[When he had turned his shoulder, etc.] Samuel had promised that Saul would be changed, etc., after the third sign; but this change happens before this first sign. Thus divine liberality brings it to pass that the promise is fulfilled even more swiftly than promised (Mendoza).
[God changed for him another heart] Question: Whether Saul is made better here, morally, or with respect to his behavior? or civilly, or more apt to rule citizens? I could accept both. However, Interpreters more commonly refer it to the Royal state. Thus Tostatus, Hugo Cardinalis, Carthusianus, Theodoret, and Procopius. And rightly indeed; although they do not exclude moral virtues, which are required in order to discharge the Royal office rightly (Mendoza). That is to say, God made the heart of Saul, which, while he was a private man, was small, mean, rude, and servile; with him now made King, noble, eminent, great, and royal (Lapide, similarly Sanchez). God placed in him a heart, or a Royal spirit (Vatablus). He made him braver and more prudent than usual; and, lest he should doubt himself destined for the kingdom, God also granted to him a temporary gift of Prophecy, verse 11. A similar thing is found in 1 Samuel 19:20. But that Spirit, fit for administrating the Kingdom, God afterwards removed from him for the punishment of sinners, 1 Samuel 16:14. Compare Psalm 51:11 (Grotius).
[All these signs came on that day] Which was easily able to happen; since the city of Ramah, from which Saul was departing, was not very far from Gibeah, his home, to which he was traveling (Mendoza).
Verse 10: And (1 Sam. 10:5) when they came thither to the hill, behold, (1 Sam. 19:20) a company of prophets met him; and (1 Sam. 10:6) the Spirit of God came upon him, and he prophesied among them.
[And, behold, a troop of Prophets, etc.] He passes over the two prior signs, both because they were not pertaining to public notice, and the certainty of the choice of Saul, but only to the private certification of Saul; and because in the prior signs nothing had happened other than what had been predicted; especially when from what precedes they are manifestly supposed to have happened. But the third sign is mentioned separately; because this pertains to the certification of the others; that the people, seeing him inspired by the divine Spirit, might afterwards easily believe him to have been chosen as King by God (Mendoza).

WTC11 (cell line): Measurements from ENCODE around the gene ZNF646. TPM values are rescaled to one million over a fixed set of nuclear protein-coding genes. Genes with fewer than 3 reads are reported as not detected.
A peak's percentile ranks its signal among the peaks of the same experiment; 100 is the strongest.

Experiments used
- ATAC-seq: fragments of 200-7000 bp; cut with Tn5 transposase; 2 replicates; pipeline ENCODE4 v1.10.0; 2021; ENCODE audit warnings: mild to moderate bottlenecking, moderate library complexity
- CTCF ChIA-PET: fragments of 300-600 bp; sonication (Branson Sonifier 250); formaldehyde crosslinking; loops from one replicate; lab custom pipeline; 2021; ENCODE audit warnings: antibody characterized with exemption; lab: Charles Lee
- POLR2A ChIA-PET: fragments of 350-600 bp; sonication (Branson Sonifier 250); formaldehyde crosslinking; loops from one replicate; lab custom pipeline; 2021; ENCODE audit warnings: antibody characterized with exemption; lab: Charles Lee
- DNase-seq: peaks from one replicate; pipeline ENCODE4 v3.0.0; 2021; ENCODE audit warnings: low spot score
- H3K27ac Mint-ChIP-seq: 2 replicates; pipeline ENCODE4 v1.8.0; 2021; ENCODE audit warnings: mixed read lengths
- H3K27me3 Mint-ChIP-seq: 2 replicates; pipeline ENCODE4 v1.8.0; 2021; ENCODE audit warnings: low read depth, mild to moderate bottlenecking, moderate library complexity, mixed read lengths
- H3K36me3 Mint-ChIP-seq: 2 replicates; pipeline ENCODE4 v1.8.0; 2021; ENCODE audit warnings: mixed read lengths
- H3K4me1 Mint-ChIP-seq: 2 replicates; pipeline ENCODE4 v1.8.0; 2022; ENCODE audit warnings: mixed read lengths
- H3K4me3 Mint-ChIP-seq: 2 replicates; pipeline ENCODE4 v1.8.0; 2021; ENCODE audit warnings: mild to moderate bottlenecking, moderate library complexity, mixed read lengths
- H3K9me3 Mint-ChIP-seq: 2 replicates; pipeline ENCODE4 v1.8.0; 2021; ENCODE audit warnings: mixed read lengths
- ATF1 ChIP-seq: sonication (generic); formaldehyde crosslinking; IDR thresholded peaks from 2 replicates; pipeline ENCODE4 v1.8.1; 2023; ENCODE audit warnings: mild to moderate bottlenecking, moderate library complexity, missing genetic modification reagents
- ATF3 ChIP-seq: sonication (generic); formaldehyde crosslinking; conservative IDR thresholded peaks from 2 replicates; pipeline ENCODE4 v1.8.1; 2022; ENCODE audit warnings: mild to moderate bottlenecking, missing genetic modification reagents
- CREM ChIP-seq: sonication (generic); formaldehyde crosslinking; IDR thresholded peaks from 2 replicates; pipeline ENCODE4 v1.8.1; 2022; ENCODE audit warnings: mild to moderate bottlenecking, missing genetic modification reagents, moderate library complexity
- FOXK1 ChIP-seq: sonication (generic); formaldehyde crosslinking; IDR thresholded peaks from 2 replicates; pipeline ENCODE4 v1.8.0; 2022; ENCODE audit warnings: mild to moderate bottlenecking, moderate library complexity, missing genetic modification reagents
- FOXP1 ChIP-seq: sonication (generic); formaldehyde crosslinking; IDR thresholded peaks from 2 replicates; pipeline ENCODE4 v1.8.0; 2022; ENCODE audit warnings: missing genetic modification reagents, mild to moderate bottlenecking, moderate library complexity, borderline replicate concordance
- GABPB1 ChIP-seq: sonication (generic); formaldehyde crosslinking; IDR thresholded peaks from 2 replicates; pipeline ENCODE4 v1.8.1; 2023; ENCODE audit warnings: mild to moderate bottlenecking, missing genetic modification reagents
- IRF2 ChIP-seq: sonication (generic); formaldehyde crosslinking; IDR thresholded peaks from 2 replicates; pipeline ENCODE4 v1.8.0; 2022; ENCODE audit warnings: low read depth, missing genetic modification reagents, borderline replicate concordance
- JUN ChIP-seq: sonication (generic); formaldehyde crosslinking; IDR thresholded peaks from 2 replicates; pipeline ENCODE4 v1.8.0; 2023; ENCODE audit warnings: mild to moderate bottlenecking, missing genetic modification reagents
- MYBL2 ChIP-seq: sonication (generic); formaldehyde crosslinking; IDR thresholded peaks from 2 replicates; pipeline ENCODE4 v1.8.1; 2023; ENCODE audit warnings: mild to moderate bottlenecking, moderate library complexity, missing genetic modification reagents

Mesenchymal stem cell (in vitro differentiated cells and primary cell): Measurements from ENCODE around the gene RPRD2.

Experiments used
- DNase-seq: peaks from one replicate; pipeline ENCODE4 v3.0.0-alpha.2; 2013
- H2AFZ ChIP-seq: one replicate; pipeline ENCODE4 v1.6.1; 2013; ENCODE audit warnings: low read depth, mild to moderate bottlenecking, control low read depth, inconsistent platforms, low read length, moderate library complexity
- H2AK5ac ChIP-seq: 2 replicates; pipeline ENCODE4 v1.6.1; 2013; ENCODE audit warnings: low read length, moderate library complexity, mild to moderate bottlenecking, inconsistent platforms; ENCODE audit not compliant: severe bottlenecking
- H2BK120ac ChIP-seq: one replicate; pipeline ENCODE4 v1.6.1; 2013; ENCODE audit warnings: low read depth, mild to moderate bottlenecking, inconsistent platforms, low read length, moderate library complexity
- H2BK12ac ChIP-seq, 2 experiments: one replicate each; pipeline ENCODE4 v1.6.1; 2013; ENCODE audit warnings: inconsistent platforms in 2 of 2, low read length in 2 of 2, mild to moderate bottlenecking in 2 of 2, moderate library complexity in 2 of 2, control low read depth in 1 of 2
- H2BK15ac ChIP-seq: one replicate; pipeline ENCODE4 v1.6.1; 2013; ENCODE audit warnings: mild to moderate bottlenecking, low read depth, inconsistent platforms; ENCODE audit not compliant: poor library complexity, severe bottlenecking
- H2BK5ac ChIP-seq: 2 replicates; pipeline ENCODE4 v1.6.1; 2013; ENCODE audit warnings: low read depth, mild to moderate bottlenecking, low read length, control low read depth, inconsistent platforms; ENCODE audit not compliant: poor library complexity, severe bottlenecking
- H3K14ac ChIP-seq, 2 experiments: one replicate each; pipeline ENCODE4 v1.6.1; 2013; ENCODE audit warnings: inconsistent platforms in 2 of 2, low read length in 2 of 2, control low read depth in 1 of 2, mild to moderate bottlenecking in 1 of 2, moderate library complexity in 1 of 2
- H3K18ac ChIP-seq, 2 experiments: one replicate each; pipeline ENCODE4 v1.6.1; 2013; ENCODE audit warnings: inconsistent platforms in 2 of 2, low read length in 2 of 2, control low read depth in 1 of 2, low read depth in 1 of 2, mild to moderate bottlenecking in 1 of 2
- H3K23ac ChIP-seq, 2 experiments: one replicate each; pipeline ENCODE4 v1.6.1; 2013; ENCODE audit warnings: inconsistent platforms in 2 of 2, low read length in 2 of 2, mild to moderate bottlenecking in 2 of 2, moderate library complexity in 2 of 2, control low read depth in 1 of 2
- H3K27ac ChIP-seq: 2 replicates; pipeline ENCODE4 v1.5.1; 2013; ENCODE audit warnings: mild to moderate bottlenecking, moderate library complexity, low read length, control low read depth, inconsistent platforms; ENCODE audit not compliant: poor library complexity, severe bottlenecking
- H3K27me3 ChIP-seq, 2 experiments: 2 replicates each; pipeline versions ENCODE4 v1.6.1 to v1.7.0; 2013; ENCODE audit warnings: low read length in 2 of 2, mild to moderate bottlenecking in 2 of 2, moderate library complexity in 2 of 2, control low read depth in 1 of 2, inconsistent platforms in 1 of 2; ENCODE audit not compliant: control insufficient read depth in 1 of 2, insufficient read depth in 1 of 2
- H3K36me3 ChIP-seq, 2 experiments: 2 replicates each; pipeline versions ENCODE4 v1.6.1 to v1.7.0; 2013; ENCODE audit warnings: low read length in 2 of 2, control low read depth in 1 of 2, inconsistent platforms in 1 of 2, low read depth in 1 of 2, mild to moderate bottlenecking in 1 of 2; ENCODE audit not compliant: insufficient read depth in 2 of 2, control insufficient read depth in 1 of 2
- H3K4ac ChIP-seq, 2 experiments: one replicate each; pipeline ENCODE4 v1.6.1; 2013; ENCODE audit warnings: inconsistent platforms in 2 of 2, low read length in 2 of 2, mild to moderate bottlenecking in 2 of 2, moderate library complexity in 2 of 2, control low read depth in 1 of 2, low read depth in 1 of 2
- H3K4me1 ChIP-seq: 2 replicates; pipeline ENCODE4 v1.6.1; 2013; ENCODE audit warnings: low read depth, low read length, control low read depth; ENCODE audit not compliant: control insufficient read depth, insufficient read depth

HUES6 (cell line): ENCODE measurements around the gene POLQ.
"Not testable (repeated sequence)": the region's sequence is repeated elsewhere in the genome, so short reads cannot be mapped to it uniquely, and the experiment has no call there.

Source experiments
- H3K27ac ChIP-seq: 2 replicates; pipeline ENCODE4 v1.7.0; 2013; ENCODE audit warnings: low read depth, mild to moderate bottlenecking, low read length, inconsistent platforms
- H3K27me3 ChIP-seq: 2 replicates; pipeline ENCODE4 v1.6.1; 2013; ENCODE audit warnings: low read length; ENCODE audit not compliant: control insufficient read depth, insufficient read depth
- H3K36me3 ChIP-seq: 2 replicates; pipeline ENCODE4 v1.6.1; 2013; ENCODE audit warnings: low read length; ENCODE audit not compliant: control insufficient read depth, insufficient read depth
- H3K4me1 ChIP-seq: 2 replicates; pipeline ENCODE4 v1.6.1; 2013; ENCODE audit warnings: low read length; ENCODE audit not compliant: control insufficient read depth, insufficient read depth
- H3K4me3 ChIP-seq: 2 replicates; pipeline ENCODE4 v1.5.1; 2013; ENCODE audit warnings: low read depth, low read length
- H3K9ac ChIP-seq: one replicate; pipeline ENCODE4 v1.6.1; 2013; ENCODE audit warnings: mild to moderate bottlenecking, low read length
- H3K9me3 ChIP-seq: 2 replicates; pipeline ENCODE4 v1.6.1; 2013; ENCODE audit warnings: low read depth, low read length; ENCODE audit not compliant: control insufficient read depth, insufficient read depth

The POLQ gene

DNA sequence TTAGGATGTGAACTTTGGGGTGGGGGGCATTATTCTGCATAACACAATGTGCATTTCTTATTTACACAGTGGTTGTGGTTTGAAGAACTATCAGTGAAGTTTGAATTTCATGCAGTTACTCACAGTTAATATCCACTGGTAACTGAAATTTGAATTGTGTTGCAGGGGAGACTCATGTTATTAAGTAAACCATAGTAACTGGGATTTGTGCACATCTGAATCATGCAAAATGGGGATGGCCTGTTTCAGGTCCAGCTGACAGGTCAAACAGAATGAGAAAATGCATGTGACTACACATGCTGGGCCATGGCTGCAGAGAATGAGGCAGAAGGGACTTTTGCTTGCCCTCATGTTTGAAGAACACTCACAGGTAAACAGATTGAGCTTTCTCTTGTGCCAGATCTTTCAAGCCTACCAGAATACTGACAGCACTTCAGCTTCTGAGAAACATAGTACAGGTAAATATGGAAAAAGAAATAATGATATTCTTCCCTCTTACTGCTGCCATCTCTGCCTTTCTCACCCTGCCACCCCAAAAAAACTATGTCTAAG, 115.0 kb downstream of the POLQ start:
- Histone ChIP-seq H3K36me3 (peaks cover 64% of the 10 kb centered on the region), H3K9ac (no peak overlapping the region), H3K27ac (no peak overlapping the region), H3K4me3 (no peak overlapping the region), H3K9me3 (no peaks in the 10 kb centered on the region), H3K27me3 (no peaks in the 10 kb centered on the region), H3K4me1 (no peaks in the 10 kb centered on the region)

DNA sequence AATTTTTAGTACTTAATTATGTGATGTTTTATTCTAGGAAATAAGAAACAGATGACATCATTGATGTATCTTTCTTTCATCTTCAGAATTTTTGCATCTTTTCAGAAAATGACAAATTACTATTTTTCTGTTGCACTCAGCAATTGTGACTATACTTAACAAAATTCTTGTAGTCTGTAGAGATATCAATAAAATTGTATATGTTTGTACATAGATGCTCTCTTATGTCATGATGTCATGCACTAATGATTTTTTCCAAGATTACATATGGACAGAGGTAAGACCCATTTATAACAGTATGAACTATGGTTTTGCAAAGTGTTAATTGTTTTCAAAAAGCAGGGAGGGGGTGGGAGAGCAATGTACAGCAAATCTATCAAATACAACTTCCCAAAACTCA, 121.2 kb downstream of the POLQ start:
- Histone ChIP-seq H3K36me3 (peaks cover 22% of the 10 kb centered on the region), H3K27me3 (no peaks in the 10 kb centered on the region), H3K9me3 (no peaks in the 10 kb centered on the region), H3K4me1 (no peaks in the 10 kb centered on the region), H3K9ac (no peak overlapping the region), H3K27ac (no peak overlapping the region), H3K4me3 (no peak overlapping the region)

Behold, a company of prophets, etc.: Then the accomplishment of the two former signs is supposed, and this only of the third is expressed, because this was more eminent and public than the former: the other were only transient acts, which passed in private between two or three persons meeting together, and passing by one another; but this was a more permanent and more notorious sign, done in a more solemn manner, and before many and very considerable witnesses.
[He leapt upon him] It indicates that the gift and time were limited. But the Holy Spirit is said to have descended, and to have remained, upon Christ, John 1:33 (Mendoza).